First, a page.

This neighborhood was once the fertile crossroads of ali‘i, where necessities like salt and fish were cultivated.
Text by Anna Harmon
Pictured above: “Native Church [Kawaiaha‘o Church], Oahu, from the Old Salt Pans,” 1845. Sketch by John B. Dale.
Our Kaka‘ako’s shoreline once ended at what is now Ala Moana Boulevard. Along this original coastline were bountiful fisheries, and on the nearby land were marshy mud flats where pili grass grew, canals that brought freshwater to loko i‘a, or fishponds, and salt pans—filled with ocean water at high tide and empty when low—where the crystalized mineral was harvested.
Before contact, the broader place name for Our Kaka‘ako was Ka‘ākaukukui—a designation that actually encompassed four parts of land, including a parcel at the back of Pauoa Valley, and another where the Zippy’s on Vineyard Boulevard is now. But this moniker was far from the only name used for the oceanfront area—in fact, the more names that were tied to a location, the more valued it was, and this region was known by a plethora. Take the neighborhood’s modern-day title of Kaka‘ako, which in the past was used for a more specific area near Ka‘ākaukukui and was thought to have referenced cutting pili grass to use to thatch huts. Another name, which referred to a small area near where SALT stands now, was kaloko‘eli. “Ka loko is just a pond, really an impression in the ground, and ‘eli is to dig,” explains Kamehameha Schools director of natural and cultural resources, Jason Jeremiah. “It makes sense because they would have dug these ponds, salt or fishponds. That place name may have been the name because of the actions that were happening.”
As this name implies, what is now a bustling neighborhood with eateries, apartment buildings, and creative spaces was once the quiet stop on the way to and from neighboring Hawaiian hubs, as well as the place to procure two of the most essential staples of Hawaiian life: fish and salt. While Waikīkī and the land surrounding Honolulu Harbor were bustling areas where ali‘i lived, Kaka‘ako was where the necessities were cultivated.
“From the Hawaiian perspective, salt is very important for the culture,” says Jeremiah. “It was used to preserve our food; it was used in ceremonies as a cleanser or purifier. So the availability and ability to procure those resources was very important.”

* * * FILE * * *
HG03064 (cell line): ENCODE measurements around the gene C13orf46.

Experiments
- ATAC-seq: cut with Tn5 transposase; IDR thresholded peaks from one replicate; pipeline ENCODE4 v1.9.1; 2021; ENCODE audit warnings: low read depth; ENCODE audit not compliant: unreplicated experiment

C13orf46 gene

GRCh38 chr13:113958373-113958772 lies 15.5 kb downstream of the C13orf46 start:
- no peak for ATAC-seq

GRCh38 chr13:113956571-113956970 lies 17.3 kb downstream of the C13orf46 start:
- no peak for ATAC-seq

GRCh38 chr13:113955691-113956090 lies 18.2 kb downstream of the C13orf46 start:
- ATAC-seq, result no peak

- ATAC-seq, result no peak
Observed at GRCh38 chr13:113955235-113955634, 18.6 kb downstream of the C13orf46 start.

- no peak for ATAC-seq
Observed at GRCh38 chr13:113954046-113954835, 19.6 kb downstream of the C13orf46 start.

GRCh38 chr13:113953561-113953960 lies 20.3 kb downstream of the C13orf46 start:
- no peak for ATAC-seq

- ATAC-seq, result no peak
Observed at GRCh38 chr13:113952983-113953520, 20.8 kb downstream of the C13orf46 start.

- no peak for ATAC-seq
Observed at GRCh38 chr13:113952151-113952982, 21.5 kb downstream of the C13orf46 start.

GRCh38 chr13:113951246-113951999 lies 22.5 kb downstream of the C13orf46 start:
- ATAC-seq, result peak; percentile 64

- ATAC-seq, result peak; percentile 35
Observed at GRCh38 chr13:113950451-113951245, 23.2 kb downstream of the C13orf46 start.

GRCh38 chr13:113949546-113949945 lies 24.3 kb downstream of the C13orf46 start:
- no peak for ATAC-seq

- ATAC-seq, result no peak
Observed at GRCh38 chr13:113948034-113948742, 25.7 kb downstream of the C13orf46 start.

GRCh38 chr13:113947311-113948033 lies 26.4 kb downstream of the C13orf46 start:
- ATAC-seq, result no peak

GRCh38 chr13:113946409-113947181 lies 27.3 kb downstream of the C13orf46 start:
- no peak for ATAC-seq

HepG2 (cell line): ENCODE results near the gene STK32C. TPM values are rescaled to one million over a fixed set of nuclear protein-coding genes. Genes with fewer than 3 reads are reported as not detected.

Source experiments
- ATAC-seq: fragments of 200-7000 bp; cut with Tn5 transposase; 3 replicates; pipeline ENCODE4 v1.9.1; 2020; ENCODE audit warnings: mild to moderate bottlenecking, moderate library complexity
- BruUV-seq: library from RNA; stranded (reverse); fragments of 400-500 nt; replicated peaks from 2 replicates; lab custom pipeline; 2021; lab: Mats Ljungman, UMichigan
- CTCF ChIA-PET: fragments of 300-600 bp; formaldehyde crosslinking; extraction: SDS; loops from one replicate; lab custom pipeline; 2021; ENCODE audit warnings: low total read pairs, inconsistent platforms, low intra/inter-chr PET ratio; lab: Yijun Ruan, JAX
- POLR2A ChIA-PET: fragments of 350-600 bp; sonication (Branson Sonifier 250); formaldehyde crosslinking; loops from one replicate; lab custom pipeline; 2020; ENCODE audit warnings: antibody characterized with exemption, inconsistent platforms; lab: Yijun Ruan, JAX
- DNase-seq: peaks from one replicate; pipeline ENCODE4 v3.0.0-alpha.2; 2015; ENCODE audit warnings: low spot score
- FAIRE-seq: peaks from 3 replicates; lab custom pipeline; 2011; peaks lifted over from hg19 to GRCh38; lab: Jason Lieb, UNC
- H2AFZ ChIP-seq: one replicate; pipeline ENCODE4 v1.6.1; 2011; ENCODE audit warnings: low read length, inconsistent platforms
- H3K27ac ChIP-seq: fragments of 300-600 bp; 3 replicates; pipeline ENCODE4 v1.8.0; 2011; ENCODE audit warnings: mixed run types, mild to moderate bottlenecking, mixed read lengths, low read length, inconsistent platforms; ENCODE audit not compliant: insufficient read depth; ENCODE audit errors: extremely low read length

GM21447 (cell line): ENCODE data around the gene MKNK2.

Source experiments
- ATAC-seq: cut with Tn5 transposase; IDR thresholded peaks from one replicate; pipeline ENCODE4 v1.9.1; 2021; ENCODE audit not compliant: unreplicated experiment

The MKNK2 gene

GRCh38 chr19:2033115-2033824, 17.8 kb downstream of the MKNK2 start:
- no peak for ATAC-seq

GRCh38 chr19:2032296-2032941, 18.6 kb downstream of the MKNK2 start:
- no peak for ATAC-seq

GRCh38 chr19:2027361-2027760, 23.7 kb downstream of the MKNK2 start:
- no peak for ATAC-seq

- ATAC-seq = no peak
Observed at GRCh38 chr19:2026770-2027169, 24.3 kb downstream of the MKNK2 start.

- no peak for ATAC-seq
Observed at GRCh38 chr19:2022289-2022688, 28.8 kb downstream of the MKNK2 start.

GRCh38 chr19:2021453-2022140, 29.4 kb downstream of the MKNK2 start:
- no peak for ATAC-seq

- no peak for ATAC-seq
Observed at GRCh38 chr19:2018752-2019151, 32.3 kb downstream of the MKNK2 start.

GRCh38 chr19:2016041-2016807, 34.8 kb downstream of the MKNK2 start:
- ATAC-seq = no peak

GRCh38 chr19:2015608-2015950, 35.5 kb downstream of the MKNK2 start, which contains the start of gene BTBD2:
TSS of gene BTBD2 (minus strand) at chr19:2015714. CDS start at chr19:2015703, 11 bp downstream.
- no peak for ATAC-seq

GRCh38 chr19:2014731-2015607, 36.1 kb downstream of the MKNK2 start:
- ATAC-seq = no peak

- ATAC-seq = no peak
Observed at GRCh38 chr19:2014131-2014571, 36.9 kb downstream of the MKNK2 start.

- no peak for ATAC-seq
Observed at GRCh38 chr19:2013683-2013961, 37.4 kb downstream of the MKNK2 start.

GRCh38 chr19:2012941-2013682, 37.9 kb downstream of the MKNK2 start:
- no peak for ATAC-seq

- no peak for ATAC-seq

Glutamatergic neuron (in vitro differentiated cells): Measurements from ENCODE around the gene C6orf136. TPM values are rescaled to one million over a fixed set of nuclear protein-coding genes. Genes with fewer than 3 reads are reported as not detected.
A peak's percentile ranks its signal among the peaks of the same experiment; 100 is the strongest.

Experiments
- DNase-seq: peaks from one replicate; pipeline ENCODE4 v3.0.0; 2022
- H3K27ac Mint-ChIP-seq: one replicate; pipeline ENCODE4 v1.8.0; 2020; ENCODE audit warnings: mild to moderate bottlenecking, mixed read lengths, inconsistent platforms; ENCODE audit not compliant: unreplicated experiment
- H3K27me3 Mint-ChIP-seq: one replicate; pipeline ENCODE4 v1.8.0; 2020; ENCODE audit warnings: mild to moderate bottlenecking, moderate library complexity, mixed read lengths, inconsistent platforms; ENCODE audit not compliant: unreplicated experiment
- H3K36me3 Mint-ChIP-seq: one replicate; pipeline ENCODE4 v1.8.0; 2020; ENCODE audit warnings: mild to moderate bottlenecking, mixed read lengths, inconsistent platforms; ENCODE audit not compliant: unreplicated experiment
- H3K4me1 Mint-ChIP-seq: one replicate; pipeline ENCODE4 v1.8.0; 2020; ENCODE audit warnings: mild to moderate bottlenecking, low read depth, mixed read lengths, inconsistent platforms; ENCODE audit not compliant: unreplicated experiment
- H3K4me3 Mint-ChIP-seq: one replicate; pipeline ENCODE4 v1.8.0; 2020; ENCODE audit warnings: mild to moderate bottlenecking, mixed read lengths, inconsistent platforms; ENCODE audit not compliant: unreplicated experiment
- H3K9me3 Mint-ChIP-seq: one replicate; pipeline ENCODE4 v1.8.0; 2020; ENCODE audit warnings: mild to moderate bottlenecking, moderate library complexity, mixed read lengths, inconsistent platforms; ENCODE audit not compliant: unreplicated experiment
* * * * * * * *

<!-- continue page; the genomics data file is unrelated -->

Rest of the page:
Farming salt was a complex task that utilized several features of the land, including ālia, or salt beds; drains feeding smaller channels lined with clay or leaves; and poho kai, or depressions in rocks. As saltwater ebbed and flowed with the tide, traveled through passages, or transferred to such depressions, its evaporation left behind crystals that could then be harvested. Such husbandry was in harmony with the other uses of the land, including farming fish in brackish ponds, and gathering the pili grass that grew on the marshy land.
The arrival of Western merchants, missionaries, and travelers changed these traditions irrevocably over time, first by turning Hawaiian salt into an export, and then by importing cheaper alternatives. Even still, salt was produced commercially in Kaka‘ako into the early 1930s at Kaka‘ako Saltworks, a company helmed by industrious Chinese entrepreneurs.
Time has changed the face of the place. Dredging extended the neighborhood’s shoreline, and its growing industries and community have made Kaka‘ako into its own bustling neighborhood. But the land’s bounty continues to thrive, albeit in new forms. To Jeremiah, Hawaiians have never left the area; rather, their contributions have shifted from farming salt to creating music and art. This is embodied by Pow! Wow! Hawai‘i, a festival that brings together artists to paint public murals in Kaka‘ako every year, and which has grown to global heights.
While history is still in the making here, remembering Kaka‘ako’s rich past is equally as important. Jeremiah aspires to perpetuate it through storytelling and newly chosen place names, such as that of Our Kaka‘ako’s main commercial hub, SALT. “Our ali‘i, in the historic period, they built buildings and developed Honolulu,” Jeremiah says. “I think the important thing to preserve is the knowledge of these places and the history, and continue to tell the story that way and incorporate it into the urban design today.”